During the 2016 presidential race, an issue that formerly had bipartisan support became a pariah: free trade. Hillary Clinton refused to support the Trans Pacific Partnership (TPP), a 12 nation trade deal between economies that make 40% of the global economy. Her lack of support for the agreement in its current form during the Democratic Primary is notable and jarring because she helped promote it during her tenure as Secretary of State during the Obama Administration. Secretary Clinton rightfully stated that TPP “sets the gold standard in trade agreements to open free, transparent, fair trade, the kind of environment that has the rule of law and a level playing field,” yet she fell to pressure from the left flank of the Democratic Party.
Republican free trade supporters, including Senate Majority Leader Mitch McConnell and Speaker Paul Ryan, did not bring votes on the agreement to the floor of their respective legislative chambers during the twilight of the Obama presidency because they feared a backlash from supporters of Donald Trump, who railed against trade agreements throughout the campaign, even though they supported the agreement because politics of trade became toxic.
Despite the anti-trade rhetoric from the 2016 Presidential Race, 54% of Americans view the North American Free Trade Agreement (NAFTA) favorably, according to a November survey from the Pew Research Center. NAFTA is more widely viewed as being beneficial to the country by Democrats, at 72%, but it is only regarded as being beneficial to America by 35% of Republicans, who have historically been very supportive of trade agreements. Although NAFTA went into effect under President Bill Clinton, negotiations began during the administration of George HW Bush, who was building on the Canadian-American Free Trade Agreement written by the Reagan Administration. These agreements were approved because both Congress and voters knew that they would be beneficial to the economic future of America.
It is clear that trade agreements have been beneficial to America, but the proponents of trade deals need to make these benefits clearer to their constituents. An excellent New York Times op-ed by George Shultz, former Secretary of State, Treasury, and Labor, and Pedro Aspe, Mexico’s Secretary of Finance and Public Credit, which was written at the time NAFTA was signed, explains the economic and strategic benefits of a modernized NAFTA, but neglects to address the human side of trade.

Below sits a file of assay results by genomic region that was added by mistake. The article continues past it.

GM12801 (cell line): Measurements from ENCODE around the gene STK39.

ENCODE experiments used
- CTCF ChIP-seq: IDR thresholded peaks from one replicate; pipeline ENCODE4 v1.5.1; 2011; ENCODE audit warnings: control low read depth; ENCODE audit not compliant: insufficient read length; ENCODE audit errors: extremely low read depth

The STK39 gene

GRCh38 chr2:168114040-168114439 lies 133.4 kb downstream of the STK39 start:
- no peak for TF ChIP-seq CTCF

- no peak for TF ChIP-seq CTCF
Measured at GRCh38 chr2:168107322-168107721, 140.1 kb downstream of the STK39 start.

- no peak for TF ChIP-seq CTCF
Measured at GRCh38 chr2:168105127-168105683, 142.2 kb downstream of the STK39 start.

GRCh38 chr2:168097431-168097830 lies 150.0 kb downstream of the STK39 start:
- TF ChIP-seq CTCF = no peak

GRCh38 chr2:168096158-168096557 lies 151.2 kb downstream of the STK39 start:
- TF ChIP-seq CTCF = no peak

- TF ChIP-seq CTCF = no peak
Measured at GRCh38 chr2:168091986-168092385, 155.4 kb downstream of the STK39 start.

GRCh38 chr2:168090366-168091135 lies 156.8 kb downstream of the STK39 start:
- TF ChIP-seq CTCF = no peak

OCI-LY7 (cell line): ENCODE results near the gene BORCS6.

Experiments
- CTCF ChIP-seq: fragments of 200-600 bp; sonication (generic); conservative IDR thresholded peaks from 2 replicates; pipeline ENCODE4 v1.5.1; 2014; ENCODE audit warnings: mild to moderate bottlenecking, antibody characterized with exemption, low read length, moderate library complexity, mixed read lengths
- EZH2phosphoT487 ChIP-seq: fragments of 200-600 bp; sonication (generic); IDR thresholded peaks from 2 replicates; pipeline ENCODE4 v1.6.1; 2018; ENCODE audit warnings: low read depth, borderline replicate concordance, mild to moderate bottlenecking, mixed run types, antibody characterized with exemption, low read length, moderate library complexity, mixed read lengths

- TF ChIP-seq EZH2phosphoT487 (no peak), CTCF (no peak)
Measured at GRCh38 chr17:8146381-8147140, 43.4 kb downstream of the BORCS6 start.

Shultz and Aspe are absolutely correct that updating NAFTA will improve North America’s macroeconomy, but the benefits need to be made clear in order to reduce the populist allure of a future repeal. NAFTA wrongly faces criticism for being designed to benefit corporations at the expense of workers. To create an atmosphere of trust around an updated NAFTA, trade representatives should visit workers and union leaders in factories to hear their issues with Nafta to consider when updating it. To build support for trade agreements, I would host negotiations in both manufacturing towns and seaport cities so the negotiators could meet with workers and companies from all ends of the supply chain.
International worker to worker “exchanges” should be part of these trade delegations to reduce nativist rejections of beneficial agreements. Under the Fulbright program, the United States funds cultural exchanges for Americans to teach English abroad and for international scholars to come to America. Why shouldn’t there be a similar program for workers in countries the US has strong trade ties with? Imagine if a United Auto Workers member from Michigan assembling a car could meet with someone in Mexico who makes the tires used on the vehicle, showing how their jobs and industries are more secure because of the common market created by NAFTA.
I envision that American workers who participate in these exchanges would recognize that they share many of the same concerns as their counterparts north or south of the border. This program will humanize workers in the supply chain, eliminating stereotypes about Mexicans “taking jobs” or “greedy, imperialist Yankees,” as NAFTA is criticized as hurting the Mexican economy by Mexican leftist presidential candidate Andrés Manuel López Obrador. Focusing on both the economic benefits and human aspects during NAFTA renegotiations reduces the risk of repeal and could serve as a model for humanizing future trade agreements.